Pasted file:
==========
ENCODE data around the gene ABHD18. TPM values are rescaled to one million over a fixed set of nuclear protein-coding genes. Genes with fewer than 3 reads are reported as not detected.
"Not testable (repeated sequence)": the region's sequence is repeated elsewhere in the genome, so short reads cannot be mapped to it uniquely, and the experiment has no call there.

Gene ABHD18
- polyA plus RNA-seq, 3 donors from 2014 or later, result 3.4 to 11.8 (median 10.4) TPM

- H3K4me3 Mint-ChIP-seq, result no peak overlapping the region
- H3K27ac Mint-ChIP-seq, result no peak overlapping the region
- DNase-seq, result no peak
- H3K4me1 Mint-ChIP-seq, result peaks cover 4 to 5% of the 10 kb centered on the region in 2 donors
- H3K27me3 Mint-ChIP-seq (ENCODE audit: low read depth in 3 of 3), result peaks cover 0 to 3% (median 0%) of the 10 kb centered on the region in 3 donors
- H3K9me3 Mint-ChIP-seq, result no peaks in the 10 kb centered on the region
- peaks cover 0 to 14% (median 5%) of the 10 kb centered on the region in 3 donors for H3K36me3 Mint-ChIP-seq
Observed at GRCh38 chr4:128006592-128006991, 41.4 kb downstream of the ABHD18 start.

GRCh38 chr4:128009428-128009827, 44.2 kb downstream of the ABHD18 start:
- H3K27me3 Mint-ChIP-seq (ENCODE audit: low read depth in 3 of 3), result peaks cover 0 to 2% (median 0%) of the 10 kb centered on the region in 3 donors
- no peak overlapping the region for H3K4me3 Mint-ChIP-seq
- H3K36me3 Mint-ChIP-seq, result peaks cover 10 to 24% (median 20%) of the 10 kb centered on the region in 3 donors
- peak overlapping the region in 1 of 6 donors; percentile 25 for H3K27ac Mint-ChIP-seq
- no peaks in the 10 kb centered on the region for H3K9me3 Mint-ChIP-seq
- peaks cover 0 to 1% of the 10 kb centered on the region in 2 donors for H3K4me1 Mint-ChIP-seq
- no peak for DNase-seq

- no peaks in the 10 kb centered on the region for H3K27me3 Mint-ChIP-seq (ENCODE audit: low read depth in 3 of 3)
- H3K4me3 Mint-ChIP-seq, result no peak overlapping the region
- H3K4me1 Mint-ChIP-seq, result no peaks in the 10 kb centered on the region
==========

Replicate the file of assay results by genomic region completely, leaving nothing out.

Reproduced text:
ENCODE data around the gene ABHD18. TPM values are rescaled to one million over a fixed set of nuclear protein-coding genes. Genes with fewer than 3 reads are reported as not detected.
"Not testable (repeated sequence)": the region's sequence is repeated elsewhere in the genome, so short reads cannot be mapped to it uniquely, and the experiment has no call there.

Gene ABHD18
- polyA plus RNA-seq, 3 donors from 2014 or later, result 3.4 to 11.8 (median 10.4) TPM

- H3K4me3 Mint-ChIP-seq, result no peak overlapping the region
- H3K27ac Mint-ChIP-seq, result no peak overlapping the region
- DNase-seq, result no peak
- H3K4me1 Mint-ChIP-seq, result peaks cover 4 to 5% of the 10 kb centered on the region in 2 donors
- H3K27me3 Mint-ChIP-seq (ENCODE audit: low read depth in 3 of 3), result peaks cover 0 to 3% (median 0%) of the 10 kb centered on the region in 3 donors
- H3K9me3 Mint-ChIP-seq, result no peaks in the 10 kb centered on the region
- peaks cover 0 to 14% (median 5%) of the 10 kb centered on the region in 3 donors for H3K36me3 Mint-ChIP-seq
Observed at GRCh38 chr4:128006592-128006991, 41.4 kb downstream of the ABHD18 start.

GRCh38 chr4:128009428-128009827, 44.2 kb downstream of the ABHD18 start:
- H3K27me3 Mint-ChIP-seq (ENCODE audit: low read depth in 3 of 3), result peaks cover 0 to 2% (median 0%) of the 10 kb centered on the region in 3 donors
- no peak overlapping the region for H3K4me3 Mint-ChIP-seq
- H3K36me3 Mint-ChIP-seq, result peaks cover 10 to 24% (median 20%) of the 10 kb centered on the region in 3 donors
- peak overlapping the region in 1 of 6 donors; percentile 25 for H3K27ac Mint-ChIP-seq
- no peaks in the 10 kb centered on the region for H3K9me3 Mint-ChIP-seq
- peaks cover 0 to 1% of the 10 kb centered on the region in 2 donors for H3K4me1 Mint-ChIP-seq
- no peak for DNase-seq

- no peaks in the 10 kb centered on the region for H3K27me3 Mint-ChIP-seq (ENCODE audit: low read depth in 3 of 3)
- H3K4me3 Mint-ChIP-seq, result no peak overlapping the region
- H3K4me1 Mint-ChIP-seq, result no peaks in the 10 kb centered on the region